Rust resistance was transferred to Kalyansona from several diverse sources e.g.,
Robin, K1, Bluebird, Tobari, Frecor, HS 19 etc.which resulted in release of three multiline
varieties of wheat, namely, KSML 3, MLKS 11, & KML 7406.
[Source: Dasgupta (1991);Singh (2000)] Slide 34: 34 Marker aided selection:
MAS is potentially useful for breeding for disease resistance in at least four ways:
As a substitute for a disease screen,
To accelerate the return to the genotype of the recurrent parent during backcrossing,
To reduce linkage drag of linked deleterious genes,
To select for disease resistance linkage drag of linked delecterious genes, & to select
for disease resistance QTL.
In this technique, linkages are sought between DNA markers & agronomically important
trait viz., resistance to pathogens etc.
Instead of selecting for a trait the breeder can select for a marker that can be detected
very easily in this selection scheme. Slide 35: 35 MOLECULAR MARKER:
A molecular marker is a DNA sequence that is readily detected and whole inheritance can
easily be monitored.
Molecular marker are used to identify and tag desired gene.
Different markers use for disease resistance are:
RFLP (Restriction fragment length polymorphism )
RAPD (Random amplified polymorphic DNA markers)
SSRT (Simple sequence repeats or microsatellites
AFLP (Amplified fragment length polymorphism)
STS (Sequence Tagged Sites)
SCAR (Sequence Characterised Amplified Region) Slide 36: 36 Some examples of molecular markers associated with resistance traits in crop plants Slide 37: 37 SOMACLONAL VARIATION
"The variability generated by the use of a tissue culture cycle.“
"A tissue culture cycle is a process that involves the establishment of a
dedifferentiated cell or tissue culture under defined conditions, proliferation for a
no. of generations & the subsequent regeneration of plants." (Larkin & Scowcroft, 1981).
Disease resistant somaclonal variants can be obtained in the following two ways:
1) Screening: Plants regenerated from cultured cells or their progeny are
subjected to disease test & resistant plants are isolated.
2) Cell Selection: cultured cells are selected for resistance to the toxin or culture
filterate produced by the pathogen & plants are regenerated from the selected
Cell selection strategy is most likely to be successful in cases where the toxin is
involved in disease development.
Resistance was first reported in sugarcane for eye spot disease (Helminthosporium
sacchari) Slide 38: 38 A] A list of disease resistant crop plants obtained by screening of somaclones at the plant level without in vitro selection. Slide 39: 39 B] Disease resistant crop plants obtained by in vitro selection. Slide 40: 40 Somatic cell hybridization
Involves physical union or fusion of protoplast from two parents.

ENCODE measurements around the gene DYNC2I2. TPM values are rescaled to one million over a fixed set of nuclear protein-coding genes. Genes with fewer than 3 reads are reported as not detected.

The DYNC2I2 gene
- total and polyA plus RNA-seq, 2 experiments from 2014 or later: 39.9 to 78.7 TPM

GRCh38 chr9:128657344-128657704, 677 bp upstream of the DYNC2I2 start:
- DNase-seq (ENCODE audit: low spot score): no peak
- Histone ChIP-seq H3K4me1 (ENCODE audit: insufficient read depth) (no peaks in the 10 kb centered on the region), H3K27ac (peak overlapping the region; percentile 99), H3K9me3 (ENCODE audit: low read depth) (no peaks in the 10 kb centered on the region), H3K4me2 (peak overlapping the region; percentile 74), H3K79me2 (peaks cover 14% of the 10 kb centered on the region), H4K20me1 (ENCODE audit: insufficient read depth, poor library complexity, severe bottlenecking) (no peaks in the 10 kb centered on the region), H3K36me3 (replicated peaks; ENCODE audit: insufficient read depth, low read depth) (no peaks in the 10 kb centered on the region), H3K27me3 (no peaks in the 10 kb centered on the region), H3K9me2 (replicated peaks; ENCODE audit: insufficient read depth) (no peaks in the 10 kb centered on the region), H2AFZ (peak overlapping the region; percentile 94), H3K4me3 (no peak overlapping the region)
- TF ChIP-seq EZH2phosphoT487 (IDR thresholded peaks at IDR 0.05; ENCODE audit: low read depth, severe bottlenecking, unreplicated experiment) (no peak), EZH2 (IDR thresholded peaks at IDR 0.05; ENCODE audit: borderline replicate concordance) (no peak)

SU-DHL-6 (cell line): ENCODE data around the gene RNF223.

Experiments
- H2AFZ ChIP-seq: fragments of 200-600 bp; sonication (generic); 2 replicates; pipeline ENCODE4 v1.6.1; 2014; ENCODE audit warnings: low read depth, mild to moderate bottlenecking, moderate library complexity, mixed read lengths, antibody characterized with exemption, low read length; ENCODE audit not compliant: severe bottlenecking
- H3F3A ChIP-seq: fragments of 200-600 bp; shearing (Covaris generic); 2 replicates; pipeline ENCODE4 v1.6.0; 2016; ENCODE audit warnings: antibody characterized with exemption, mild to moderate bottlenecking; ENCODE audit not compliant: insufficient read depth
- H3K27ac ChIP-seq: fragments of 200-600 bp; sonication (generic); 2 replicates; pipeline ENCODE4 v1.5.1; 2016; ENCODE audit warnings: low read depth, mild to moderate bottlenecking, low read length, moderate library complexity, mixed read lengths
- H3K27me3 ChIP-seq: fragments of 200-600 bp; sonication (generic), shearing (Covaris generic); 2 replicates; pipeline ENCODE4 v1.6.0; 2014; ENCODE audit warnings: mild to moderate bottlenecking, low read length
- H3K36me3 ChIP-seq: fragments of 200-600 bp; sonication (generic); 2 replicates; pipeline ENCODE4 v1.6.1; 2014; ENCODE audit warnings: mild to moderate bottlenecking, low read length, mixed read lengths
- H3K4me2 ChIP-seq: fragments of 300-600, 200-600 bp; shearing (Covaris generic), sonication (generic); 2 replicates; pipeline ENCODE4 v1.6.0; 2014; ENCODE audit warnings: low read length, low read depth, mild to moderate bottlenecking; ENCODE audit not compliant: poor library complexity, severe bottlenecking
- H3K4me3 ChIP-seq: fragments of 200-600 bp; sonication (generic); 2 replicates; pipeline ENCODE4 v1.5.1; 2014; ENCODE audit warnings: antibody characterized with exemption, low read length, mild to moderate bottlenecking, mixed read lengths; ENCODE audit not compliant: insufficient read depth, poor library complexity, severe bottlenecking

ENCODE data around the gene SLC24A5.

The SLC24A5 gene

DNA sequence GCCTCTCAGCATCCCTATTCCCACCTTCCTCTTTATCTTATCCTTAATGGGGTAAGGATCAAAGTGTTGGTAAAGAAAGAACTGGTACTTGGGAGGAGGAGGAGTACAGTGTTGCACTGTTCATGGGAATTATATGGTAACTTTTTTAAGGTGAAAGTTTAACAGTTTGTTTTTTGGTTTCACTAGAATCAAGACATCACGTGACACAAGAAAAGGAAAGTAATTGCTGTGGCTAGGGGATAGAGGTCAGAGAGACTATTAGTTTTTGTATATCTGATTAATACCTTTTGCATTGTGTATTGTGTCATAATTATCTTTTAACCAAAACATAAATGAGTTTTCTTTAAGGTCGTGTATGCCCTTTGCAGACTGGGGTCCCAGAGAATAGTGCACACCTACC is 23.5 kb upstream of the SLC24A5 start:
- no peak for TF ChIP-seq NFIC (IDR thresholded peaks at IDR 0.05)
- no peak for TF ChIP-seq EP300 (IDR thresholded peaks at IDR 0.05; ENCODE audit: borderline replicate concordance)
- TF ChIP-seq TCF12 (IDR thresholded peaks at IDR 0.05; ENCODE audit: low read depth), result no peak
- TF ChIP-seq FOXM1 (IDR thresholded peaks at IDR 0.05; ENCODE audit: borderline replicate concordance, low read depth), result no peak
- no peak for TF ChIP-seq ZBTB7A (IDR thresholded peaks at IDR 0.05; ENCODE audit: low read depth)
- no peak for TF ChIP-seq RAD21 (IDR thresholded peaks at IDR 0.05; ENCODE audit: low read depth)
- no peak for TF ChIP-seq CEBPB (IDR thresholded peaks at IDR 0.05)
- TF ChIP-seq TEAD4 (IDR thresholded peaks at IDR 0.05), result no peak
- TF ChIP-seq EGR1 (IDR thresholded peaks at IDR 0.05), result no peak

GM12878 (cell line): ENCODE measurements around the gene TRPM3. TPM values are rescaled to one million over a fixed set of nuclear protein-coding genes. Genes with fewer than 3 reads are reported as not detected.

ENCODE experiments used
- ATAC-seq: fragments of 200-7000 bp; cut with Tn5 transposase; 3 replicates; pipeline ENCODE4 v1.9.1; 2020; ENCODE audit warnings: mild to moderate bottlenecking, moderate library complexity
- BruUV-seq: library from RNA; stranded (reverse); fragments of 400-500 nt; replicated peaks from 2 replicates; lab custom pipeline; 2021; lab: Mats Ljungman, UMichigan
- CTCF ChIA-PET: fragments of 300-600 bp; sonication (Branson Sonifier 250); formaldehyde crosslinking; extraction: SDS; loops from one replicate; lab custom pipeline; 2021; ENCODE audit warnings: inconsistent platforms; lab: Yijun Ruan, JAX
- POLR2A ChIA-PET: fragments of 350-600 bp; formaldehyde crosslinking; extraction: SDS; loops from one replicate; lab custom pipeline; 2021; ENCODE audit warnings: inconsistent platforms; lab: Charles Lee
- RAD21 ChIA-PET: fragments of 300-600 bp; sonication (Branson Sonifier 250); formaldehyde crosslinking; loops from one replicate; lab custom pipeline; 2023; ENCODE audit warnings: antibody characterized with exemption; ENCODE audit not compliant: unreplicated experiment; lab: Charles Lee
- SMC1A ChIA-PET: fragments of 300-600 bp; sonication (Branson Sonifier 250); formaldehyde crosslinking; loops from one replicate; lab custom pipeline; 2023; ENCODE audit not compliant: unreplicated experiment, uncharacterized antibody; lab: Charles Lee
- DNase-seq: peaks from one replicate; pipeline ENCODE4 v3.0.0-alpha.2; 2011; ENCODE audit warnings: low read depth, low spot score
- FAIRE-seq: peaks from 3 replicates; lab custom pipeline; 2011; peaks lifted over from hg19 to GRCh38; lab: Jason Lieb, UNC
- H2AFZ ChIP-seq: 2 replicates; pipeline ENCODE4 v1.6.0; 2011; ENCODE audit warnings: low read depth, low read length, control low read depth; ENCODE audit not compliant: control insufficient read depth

A technique of fused protoplast from two contrasting genotypes for production of hybrids or cybrids which contain various mixture of nuclear & / or cytoplasmic genomes respectively.
Because of the inherent totipotey of the isolated cell it is possible to regenerate a whole plant out of the fused protoplasts.
Somatic hybrids have been produced between several species such as Arabidopsis thaliang & Brassica compestri, potato & tomato, Nicotiana and Lycopersicon, etc. (Khush & Brar, 1988). Slide 41: 41 Genetic traits transferred via protoplast fusion. (Chawla,1998) Slide 42: 42 MERISTEM TIP CULTURE ( for virus free planting material)
Cultivation of axillary or apical shoot meristems, particularly of shoot apical meristem is
known as meristem culture.
Limmaset & Conuet (1972) observed that in virus infected plants, the virus concentration
decreases towards the growing point.
Morel and Martin (1952) developed the technique of meristem culture for in vivo virus
eradication of Dahlia.
Generally, explants taken for actively growing plants at the beginning of growing season
are the most suitable.
In practice shoot tip of upto 1 micro meter are used when the objective in virus
e.g. Banana free from cucumber mosaic virus, cauliflower free from cauliflower mosaic
virus, pea from seed borne mosaic virus, potatoes free from parasrinkle virus X, S Y, a
leaf roll & spindle tuber virus & sugarcane from mosaic (Siddiq and Sharma 1995).
Also used to develop virus free plants of dahlia, carnation, strawberry, chrysanthemum,
archids, etc. (Khush, 1995). Slide 43: 43 Transgenics for disease resistance
Transfer of genes between plant species has played an important role in crop
improvement for many decades.
Genes expected to confer disease resistance are isolated, cloned &
transferred into the crop in question.
Useful traits viz.,resistance to diseases, insects & pest have been transferred
to crop varieties from noncultivated plants.
The overall process of genetic transformation involves introduction, integration &
expression of foreign gene in the recipient host plant.
Plant that carry additional stably integrated, & expressed foreign genes transferred
(transgenes) from other genetic sources are reffered to as transgenic plants.